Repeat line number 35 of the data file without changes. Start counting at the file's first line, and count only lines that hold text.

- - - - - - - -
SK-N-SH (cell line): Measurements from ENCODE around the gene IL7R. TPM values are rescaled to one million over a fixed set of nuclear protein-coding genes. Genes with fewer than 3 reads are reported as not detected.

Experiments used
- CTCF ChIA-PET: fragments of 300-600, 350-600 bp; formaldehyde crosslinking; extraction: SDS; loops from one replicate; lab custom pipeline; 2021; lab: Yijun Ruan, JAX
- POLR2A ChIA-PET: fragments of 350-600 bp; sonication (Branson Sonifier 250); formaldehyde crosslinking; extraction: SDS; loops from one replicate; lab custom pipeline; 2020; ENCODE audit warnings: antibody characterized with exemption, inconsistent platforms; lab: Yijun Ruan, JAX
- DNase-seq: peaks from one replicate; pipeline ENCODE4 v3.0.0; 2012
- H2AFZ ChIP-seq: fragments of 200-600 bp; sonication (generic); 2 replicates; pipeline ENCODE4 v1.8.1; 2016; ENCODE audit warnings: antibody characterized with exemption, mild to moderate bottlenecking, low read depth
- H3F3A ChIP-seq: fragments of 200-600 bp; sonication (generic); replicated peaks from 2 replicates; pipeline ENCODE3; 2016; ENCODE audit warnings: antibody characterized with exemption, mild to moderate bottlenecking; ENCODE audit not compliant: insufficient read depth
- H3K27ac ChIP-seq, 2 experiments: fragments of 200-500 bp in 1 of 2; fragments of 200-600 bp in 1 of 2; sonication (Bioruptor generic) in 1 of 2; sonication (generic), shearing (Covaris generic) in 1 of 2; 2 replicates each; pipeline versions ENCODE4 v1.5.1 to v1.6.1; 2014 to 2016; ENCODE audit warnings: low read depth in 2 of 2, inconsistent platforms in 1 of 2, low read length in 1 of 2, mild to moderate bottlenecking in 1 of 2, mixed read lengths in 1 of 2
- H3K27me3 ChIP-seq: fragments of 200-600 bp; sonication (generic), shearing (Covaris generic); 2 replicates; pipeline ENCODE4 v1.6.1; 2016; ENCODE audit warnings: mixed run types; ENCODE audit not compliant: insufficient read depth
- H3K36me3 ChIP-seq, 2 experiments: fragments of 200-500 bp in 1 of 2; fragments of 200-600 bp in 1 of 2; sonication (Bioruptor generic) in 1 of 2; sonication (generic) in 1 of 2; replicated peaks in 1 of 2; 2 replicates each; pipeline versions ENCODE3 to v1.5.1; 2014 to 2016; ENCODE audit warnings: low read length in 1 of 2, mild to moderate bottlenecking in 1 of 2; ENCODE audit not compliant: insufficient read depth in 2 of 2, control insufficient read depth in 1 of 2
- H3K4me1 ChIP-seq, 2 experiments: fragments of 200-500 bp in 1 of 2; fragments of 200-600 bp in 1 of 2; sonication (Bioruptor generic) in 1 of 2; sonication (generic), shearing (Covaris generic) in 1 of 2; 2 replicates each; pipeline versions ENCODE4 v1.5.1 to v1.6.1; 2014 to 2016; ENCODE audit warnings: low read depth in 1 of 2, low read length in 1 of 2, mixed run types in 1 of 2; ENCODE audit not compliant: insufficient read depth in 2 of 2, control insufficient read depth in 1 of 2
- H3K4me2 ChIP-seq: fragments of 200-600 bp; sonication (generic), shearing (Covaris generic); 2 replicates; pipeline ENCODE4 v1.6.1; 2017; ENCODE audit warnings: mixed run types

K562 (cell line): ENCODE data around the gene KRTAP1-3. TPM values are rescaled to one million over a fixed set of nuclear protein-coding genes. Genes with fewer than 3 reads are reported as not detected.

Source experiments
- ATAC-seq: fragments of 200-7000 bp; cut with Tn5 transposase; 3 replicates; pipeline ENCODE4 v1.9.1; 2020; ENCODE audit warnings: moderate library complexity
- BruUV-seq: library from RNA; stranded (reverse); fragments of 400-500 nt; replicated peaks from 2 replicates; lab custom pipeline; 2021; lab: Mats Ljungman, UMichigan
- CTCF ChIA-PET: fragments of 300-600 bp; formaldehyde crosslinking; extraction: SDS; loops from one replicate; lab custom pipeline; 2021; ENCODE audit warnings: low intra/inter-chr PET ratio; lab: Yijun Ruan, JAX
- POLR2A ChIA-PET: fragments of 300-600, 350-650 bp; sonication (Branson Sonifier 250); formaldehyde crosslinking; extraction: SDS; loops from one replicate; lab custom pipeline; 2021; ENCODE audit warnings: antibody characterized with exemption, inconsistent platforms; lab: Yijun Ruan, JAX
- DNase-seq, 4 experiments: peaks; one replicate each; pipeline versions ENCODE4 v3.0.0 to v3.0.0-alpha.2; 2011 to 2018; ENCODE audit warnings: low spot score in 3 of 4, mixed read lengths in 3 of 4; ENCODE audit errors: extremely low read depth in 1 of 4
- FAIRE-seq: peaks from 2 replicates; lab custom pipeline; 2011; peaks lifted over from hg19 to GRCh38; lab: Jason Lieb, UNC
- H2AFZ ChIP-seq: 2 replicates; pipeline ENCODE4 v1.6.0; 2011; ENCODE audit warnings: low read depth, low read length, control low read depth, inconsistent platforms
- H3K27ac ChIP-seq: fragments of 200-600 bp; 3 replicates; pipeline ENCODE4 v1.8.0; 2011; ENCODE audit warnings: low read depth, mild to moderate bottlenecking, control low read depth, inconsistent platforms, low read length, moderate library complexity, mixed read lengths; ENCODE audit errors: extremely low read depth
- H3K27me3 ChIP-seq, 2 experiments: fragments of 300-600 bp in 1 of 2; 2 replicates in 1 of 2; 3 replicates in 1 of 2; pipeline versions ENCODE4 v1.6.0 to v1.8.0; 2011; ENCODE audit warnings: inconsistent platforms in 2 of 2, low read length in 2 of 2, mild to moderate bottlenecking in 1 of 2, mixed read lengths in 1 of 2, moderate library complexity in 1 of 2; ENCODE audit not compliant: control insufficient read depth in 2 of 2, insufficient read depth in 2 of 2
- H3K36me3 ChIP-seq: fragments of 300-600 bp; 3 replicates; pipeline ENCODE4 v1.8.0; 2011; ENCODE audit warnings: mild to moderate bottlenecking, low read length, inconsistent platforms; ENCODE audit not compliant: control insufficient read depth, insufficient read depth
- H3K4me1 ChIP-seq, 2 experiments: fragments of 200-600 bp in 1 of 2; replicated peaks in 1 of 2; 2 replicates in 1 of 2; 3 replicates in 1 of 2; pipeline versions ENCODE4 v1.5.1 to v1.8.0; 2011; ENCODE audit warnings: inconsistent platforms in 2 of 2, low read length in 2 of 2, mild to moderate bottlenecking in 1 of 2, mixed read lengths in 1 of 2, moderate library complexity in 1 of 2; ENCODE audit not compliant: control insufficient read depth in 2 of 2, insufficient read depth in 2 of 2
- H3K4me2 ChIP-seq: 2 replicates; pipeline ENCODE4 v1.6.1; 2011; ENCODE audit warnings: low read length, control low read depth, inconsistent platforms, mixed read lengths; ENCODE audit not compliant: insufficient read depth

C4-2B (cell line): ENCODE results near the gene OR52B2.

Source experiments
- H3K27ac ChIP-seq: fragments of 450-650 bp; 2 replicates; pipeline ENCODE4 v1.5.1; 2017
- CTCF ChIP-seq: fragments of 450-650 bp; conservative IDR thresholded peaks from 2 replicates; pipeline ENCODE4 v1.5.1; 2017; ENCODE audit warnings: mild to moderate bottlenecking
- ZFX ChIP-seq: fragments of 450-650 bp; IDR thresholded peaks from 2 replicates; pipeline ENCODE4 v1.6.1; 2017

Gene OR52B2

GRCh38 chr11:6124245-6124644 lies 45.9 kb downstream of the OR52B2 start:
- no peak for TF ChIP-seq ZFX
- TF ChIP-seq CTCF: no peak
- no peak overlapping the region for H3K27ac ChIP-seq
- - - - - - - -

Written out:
- TF ChIP-seq CTCF: no peak